According to the film’s director Joe Dorman, Sholem Aleichem was one of the men who shaped a new modern Jewish identity.  After the screening, Dorman, an award-winning independent filmmaker, answered questions and discussed how he made visits to Ukraine during the production of the film and gained a deeper understanding of Jewish and Ukrainian culture, including the many links between the two.  He explained the critical role that Sholem Aleichem’s works played in preserving Jewish identity in the United States, and for Jewish diaspora more broadly.  The Embassy was happy to present the film as an interesting cultural link between the U.S. and Ukraine, but also as an example of Ukraine’s multicultural past, and Ukraine’s Jewish heritage.  In addition to the Hatkiva screening, the Embassy sponsored public presentations of the film in Kyiv and Lviv, which were well attended.

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One Season, Many Holidays – Religious Pluralism in the US

Posted by: Heather Fabrikant, Deputy Cultural Attaché

“We are a nation of many nationalities, many races, many religions – bound together by a single unity, the unity of freedom and equality.” – President Franklin Delano Roosevelt

“For the past four decades, new immigrants have brought to the U.S. not only their dreams of freedom or economic prosperity, but their Bhagavad Gitas and Qur’ans, their images of the Bodhisattva Guan Yin and the Virgin of Guadalupe. We the people wear yarmulkes, headscarves, and turbans now. We build temples, mosques, and gurdwaras.” Diana Eck, Harvard professor, Director of The Pluralism Project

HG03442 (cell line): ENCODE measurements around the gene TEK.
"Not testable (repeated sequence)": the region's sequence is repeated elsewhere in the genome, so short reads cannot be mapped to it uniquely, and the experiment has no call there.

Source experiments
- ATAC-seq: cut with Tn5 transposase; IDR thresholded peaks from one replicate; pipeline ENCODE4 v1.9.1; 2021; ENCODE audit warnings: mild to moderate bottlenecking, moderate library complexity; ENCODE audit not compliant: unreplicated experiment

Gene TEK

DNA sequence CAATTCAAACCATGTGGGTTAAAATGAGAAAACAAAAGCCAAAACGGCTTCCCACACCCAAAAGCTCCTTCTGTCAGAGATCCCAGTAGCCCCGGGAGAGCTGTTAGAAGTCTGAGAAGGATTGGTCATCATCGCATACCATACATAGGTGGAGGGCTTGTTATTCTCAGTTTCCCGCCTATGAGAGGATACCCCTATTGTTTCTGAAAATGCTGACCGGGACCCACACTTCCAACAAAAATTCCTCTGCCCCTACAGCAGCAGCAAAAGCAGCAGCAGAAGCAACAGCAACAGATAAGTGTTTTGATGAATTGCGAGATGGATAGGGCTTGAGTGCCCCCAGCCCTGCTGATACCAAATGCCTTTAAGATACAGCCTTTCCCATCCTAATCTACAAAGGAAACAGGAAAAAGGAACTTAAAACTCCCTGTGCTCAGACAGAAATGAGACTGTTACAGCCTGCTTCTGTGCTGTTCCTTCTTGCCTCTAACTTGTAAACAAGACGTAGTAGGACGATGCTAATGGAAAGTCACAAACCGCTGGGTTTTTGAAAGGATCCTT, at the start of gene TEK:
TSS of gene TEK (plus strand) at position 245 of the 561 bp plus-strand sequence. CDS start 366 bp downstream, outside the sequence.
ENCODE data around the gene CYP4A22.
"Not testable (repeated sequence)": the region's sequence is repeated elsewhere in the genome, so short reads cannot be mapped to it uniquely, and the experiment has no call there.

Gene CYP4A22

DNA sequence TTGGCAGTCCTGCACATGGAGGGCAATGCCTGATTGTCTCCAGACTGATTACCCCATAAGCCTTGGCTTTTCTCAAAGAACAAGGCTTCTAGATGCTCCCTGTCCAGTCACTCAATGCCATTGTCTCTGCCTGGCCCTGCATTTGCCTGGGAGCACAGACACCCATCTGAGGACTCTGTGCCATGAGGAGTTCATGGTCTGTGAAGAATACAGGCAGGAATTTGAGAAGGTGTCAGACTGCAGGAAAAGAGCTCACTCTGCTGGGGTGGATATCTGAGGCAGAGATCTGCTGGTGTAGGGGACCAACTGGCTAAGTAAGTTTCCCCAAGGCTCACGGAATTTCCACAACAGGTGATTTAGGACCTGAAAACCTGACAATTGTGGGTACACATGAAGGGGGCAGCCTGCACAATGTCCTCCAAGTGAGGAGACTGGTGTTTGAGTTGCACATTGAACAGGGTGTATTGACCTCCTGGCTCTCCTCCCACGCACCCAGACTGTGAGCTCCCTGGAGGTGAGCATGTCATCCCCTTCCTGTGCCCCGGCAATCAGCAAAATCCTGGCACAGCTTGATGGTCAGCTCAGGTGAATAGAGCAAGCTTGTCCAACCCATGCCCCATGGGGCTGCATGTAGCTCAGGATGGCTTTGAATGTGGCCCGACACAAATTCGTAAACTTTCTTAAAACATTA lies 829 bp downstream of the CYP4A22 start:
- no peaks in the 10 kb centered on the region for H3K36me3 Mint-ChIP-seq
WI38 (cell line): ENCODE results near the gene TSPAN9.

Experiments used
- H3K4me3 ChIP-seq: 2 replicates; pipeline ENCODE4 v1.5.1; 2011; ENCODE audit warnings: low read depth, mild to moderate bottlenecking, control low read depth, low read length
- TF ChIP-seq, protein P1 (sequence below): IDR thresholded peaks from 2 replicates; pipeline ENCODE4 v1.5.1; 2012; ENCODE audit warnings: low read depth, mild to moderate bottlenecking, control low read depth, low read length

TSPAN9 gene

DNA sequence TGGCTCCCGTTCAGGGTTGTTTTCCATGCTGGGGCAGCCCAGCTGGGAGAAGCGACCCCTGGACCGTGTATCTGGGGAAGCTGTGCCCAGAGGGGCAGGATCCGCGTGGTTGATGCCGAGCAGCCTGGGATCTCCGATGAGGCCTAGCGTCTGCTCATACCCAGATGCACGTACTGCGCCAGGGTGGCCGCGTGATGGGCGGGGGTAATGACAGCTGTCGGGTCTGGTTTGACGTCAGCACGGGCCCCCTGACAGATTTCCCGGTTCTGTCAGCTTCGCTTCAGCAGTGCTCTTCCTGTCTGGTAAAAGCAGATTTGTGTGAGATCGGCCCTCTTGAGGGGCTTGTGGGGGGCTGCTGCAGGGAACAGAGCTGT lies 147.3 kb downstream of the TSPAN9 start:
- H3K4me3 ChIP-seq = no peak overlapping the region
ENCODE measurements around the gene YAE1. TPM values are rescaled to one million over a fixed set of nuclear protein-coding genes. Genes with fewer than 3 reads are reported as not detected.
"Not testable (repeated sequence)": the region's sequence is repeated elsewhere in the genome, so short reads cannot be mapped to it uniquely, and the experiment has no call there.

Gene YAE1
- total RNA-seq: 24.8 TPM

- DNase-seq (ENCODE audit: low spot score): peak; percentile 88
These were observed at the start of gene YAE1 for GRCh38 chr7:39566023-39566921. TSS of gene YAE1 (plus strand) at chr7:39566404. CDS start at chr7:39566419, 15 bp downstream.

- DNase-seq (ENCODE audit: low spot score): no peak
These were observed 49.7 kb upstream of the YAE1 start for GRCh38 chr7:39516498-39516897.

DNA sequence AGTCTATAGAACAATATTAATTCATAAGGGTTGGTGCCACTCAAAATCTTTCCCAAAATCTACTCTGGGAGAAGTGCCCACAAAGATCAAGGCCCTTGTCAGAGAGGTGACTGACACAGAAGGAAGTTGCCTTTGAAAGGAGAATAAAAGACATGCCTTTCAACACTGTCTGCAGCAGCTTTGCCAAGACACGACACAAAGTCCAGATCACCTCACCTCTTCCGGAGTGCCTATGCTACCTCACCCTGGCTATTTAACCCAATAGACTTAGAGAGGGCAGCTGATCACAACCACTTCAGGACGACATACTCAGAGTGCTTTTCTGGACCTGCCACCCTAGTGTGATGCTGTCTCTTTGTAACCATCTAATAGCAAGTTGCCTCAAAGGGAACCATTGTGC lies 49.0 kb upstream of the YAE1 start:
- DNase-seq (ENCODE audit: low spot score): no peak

Hanukkah at White House
Hanukkah at White House

Growing up a child of parents of two religious backgrounds, I celebrated not one but two holidays. Being raised worshipping and learning about two separate but linked traditions may seem strange to most, but it is an increasingly frequent phenomenon in America.  A recent survey indicates that among America’s married adults, 37 percent are married to someone from a different religious affiliation. A recent example is Chelsea Clinton’s marriage to Mark Mezvisnsky in July 2010, which was officiated by both a Rabbi and Reverend. While common, there are still mixed feelings in America about interfaith marriages, like that of my parents.

Kwanzaa
Kwanzaa

As a child, my Jewish father and I would go buy a fresh pine tree at the local church bazaar. Usually before Christmas, since Jewish holidays follow the lunar Hebrew calendar, my family lit a menorah for the first of the eight nights of Hanukkah. In my predominately African American junior high school, several classmates taught me about the Kwanzaa holiday, a week-long celebration founded in 1966 to honor African-American heritage.

According to an extensive study on the religious landscape of the US, America is one of the most religiously diverse countries in the world.  The First Amendment of our Constitution prohibits the establishment of a state religion and protects each individual’s freedom to worship as he or she chooses.  Every day, Americans of a wide spectrum of religions, ethnicities and creeds interact and worship in myriad ways. 

For more information about the religious freedom in the US check out the Freedom of Faith ejournal in English and Russian. I’d love to hear what you think!